Heart full and overflowing

 

I work on a free magazine which goes out from our church into the town, and is delivered door-to-door. I’ve written an article for it and our editor said that it needs a photo. Of me. So far, in 4our editions, the nearest we’ve got to a pic of me is a thumbnail of my dog. Which suits me just fine. I managed to find a tiny tiny Luce mugshot and then, remembering that the editor had said “We need to see it’s about real people” I had a brainwave – the article mentions my husband! I’ll use my tiny tiny thumbnail but will add George’s photo!  And that’ll do the trick.

I started the search for a serviceable snap of blondie George, but they’re all out of focus, or badly lit, or he’s pulling silly faces, and in one he’s strangling me. What to do? Another brainwave. I have a pile of photos rescued from my Dad’s house  – there might be a few of George in there. As I sorted through the  heap of dog-eared, anonymous and vague images, I came across one that took my breath away. It was my Uncle. My Uncle Alf standing on the step of 24 Legh Street, smiling broadly, shirt sleeved and relaxed. My vicious, nasty uncle, the man who beat my brother and left him stuttering and withdrawn, the man who brutalised me, but always had a smile and a funny word for the world.

What amazed me, and still amazes me, is that his image is exactly, but exactly as I remember him. If he stepped into this room right now, he couldn’t be more alive to me than in my memory. Did this small black and white image shake me? It startled me, but no, it didn’t plunge me into any deep angst. It left me sad, sad for him, sad for the little girl of those years, terribly sad for my brother who died too young after a ruined life, and sad for Alf’s wife who pretended everything was good when she knew it was as rotten as it could ever be. But mostly I was dazed that his image was here, with me, in 2018, and so familiar, after nearly 60 years. Like it was a visitor from another planet. I don’t know how else to describe it.

You know, after such a long time, a veil forms over the past. Yes, you remember, and sometimes, too often,  the past is there to haunt you, but it’s all ‘back there’. This photograph was here. Now.  In a great heap of faded images, this one, strangely, was clear and crisp, sharply focussed. I could smell him, hear him. I knew him all over again.

What to do with it? Do I burn it? Tear it into pieces? Take the scissors and do a Banksey shredding job on it? As I gazed at it, remembering those muscled arms, miner’s arms, that jawline, the heft of the man, I knew that I couldn’t do any of those things. They would be acts of hatred, a reflection of my desire to annihilate him and my memories, and that’s not a part of my life any more. My heart doesn’t let me do that.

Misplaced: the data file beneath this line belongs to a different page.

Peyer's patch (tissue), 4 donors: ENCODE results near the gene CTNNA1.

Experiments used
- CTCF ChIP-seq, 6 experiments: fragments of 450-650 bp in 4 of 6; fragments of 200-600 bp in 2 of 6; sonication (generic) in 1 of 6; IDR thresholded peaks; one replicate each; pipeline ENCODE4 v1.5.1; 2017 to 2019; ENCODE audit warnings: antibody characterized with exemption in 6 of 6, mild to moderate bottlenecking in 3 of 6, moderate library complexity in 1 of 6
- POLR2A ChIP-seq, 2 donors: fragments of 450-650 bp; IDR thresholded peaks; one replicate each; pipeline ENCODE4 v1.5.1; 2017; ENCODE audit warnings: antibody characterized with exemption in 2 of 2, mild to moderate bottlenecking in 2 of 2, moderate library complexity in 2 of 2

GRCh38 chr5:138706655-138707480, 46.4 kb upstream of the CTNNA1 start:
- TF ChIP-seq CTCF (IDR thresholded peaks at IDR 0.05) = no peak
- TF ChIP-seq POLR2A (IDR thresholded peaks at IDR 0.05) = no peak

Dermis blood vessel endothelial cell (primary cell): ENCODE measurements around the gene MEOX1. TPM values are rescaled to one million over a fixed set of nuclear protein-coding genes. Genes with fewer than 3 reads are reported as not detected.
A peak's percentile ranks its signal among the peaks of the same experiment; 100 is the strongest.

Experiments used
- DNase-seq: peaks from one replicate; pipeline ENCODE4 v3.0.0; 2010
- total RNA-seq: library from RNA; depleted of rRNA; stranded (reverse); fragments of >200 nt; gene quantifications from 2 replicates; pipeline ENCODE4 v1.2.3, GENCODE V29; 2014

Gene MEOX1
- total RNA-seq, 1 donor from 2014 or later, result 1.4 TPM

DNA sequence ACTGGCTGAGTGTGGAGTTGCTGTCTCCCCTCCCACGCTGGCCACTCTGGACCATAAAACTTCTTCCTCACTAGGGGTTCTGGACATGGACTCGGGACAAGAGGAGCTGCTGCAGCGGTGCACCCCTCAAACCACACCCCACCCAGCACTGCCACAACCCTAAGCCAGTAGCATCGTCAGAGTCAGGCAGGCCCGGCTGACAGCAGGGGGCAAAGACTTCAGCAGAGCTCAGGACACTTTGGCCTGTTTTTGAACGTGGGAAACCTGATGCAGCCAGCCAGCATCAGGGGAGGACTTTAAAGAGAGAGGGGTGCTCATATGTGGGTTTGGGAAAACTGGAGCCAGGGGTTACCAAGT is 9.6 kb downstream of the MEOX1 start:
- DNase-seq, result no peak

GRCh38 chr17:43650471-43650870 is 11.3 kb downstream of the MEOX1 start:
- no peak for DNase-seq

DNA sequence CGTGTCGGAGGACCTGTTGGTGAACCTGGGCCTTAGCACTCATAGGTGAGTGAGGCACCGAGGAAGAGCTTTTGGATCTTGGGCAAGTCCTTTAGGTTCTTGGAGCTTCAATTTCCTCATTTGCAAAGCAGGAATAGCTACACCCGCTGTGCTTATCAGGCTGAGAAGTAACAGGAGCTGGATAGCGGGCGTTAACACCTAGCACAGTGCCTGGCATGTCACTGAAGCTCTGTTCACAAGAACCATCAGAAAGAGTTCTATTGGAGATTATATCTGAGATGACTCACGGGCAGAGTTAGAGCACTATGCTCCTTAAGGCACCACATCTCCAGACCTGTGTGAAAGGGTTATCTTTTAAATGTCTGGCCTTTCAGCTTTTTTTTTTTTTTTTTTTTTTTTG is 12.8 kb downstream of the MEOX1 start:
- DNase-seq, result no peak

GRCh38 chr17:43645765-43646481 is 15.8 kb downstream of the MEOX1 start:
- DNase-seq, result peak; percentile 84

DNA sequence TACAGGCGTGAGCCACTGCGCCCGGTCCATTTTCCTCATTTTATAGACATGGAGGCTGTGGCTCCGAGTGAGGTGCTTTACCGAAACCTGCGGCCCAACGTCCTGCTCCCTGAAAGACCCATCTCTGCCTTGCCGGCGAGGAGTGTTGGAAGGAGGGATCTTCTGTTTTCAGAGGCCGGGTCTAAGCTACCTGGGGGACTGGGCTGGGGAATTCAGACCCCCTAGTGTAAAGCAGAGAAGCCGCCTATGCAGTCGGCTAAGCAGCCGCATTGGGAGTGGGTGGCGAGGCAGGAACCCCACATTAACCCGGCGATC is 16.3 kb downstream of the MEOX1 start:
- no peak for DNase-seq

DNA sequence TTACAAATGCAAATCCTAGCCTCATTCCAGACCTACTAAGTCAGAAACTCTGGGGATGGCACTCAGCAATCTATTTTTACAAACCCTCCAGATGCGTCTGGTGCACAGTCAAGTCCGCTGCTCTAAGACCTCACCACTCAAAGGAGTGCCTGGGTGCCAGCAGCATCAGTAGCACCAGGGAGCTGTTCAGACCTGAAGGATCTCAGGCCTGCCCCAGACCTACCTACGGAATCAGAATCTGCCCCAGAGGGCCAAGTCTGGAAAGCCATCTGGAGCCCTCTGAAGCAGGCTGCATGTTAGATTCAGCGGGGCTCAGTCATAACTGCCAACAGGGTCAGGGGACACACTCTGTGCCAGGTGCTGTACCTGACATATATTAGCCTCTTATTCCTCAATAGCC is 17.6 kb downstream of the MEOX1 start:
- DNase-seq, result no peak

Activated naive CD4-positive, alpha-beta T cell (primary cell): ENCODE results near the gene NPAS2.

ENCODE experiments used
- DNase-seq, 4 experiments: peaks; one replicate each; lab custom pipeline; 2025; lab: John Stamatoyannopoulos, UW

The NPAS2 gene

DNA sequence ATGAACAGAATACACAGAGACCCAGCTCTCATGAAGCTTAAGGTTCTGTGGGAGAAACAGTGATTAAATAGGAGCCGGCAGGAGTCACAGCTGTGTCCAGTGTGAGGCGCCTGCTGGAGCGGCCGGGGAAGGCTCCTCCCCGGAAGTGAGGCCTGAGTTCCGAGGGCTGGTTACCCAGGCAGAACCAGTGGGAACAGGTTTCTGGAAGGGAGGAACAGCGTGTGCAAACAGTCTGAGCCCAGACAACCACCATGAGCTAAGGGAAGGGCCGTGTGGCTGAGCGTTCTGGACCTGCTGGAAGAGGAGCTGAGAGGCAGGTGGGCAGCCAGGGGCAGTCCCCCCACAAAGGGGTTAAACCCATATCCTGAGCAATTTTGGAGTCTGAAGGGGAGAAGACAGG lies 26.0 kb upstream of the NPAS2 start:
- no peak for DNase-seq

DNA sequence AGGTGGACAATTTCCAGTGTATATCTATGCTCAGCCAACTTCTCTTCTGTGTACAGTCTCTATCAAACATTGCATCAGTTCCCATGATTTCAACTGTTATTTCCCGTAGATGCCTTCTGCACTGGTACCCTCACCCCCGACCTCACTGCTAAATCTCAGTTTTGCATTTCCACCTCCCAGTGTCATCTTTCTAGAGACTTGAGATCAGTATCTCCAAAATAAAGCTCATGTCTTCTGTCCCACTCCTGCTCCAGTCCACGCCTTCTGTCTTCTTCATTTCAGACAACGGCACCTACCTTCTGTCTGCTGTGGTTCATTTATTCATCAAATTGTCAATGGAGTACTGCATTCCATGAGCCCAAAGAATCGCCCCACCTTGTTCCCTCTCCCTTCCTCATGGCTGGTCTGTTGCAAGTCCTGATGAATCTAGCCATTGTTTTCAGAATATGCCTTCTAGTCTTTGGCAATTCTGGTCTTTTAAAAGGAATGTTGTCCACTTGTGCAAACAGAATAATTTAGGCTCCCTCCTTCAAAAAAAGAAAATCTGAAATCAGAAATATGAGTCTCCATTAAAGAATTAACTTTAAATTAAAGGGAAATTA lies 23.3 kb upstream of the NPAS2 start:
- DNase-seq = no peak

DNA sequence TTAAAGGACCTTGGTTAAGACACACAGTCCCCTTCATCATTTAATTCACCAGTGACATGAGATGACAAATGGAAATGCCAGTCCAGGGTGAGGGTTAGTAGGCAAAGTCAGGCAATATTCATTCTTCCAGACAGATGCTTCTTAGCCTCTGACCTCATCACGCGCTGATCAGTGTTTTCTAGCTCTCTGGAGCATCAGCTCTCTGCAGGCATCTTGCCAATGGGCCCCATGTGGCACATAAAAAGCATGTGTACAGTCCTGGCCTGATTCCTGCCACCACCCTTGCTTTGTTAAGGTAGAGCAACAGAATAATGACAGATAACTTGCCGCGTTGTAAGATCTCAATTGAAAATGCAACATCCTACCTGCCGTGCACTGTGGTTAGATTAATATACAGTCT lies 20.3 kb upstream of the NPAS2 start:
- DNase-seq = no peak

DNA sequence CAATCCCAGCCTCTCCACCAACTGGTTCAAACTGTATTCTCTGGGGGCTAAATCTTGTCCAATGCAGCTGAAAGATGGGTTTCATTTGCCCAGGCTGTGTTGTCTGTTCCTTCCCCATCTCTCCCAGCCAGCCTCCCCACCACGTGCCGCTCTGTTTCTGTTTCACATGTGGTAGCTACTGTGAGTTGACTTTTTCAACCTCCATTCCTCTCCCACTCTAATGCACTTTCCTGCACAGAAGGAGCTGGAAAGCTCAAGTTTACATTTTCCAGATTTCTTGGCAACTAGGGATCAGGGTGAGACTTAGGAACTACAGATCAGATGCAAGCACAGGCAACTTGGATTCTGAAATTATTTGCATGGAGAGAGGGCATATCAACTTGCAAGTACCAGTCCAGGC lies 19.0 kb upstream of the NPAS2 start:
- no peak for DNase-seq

Two verses came to my aid, a sort of Isaiah mash-up that made perfect sense,

‘Look to the rock from which you were cut and to the quarry from which you were hewn.’ Isaiah 51:1

and my life verse

Forget the former things; do not dwell on the past.
See, I am doing a new thing! Now it springs up; do you not perceive it?
I am making a way in the wilderness and streams in the wasteland. Isaiah 43:18&19

As I looked at the photograph, I realised there were no answers to be had there. And I should not be wasting time on  it, but I should indeed be looking to the Rock, Jesus.

I put the photo back in the box, but at the front, the very front, face up against the box, where I’ll know it’s there and I will never have to look at it again. When I’m dead no one will know who he is, and that last little document will be lost.

Someone loved Alf Bourne. His Mum must have loved him, I’m sure. I think his wife loved him. But most important of all, transcending all, God loved him. That just amazes me; that even knowing us, the darkness of the things we can do, the lies we tell, the facade we wear, the pain we inflict, the terror we cause, God loves us.

Deo gratias.

When you know that love, when you really can say “I know I am loved with an unchanging love”, wowser! my little dingalings, it changes everything. It turns the photo of a cruel man into a portrait of need and brokenness, it turns the terror of a child into the joy of an old woman.

And stop calling me old.

POST SCRIPT: Have you ever looked at a photograph of a murderer , a news report maybe, and stared and stared at it, trying to see something there that reveals the person beneath the skin? Looking for something we can recognise as the cause, the grit, of the terrible things they’ve done? But it’s never there. The face may be sullen, or the lips my smile, or the eyes meet yours…. and there’s no outwards sign of the terrible things going on in that brain, the racing thoughts, the deceit, the self delusion. Not a trace of any of that.

I think, now, a few hours after writing that blog, that this is what I was doing with my Uncle’s photo. Trying to see what was there, hidden, or what was there, missing. Human curiosity, pure and simple. The human desire to say to a long dead man “Why did you do that to us?”

Anyway, anyway. A neighbour’s dropped off some veggie chilli, so I have better things to think about than those dark days. As before, thanks to God.

 

 

 

 

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